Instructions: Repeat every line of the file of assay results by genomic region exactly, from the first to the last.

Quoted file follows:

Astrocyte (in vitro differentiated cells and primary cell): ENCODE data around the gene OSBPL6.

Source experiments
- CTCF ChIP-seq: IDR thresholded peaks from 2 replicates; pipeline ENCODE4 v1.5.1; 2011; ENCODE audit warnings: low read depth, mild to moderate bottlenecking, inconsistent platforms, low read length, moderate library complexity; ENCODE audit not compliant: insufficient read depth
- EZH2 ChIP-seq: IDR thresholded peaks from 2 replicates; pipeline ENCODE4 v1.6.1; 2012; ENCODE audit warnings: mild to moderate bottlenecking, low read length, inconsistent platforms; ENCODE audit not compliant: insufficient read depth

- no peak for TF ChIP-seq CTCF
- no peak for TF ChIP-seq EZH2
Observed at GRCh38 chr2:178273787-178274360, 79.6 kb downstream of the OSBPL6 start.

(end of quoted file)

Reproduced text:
Astrocyte (in vitro differentiated cells and primary cell): ENCODE data around the gene OSBPL6.

Source experiments
- CTCF ChIP-seq: IDR thresholded peaks from 2 replicates; pipeline ENCODE4 v1.5.1; 2011; ENCODE audit warnings: low read depth, mild to moderate bottlenecking, inconsistent platforms, low read length, moderate library complexity; ENCODE audit not compliant: insufficient read depth
- EZH2 ChIP-seq: IDR thresholded peaks from 2 replicates; pipeline ENCODE4 v1.6.1; 2012; ENCODE audit warnings: mild to moderate bottlenecking, low read length, inconsistent platforms; ENCODE audit not compliant: insufficient read depth

- no peak for TF ChIP-seq CTCF
- no peak for TF ChIP-seq EZH2
Observed at GRCh38 chr2:178273787-178274360, 79.6 kb downstream of the OSBPL6 start.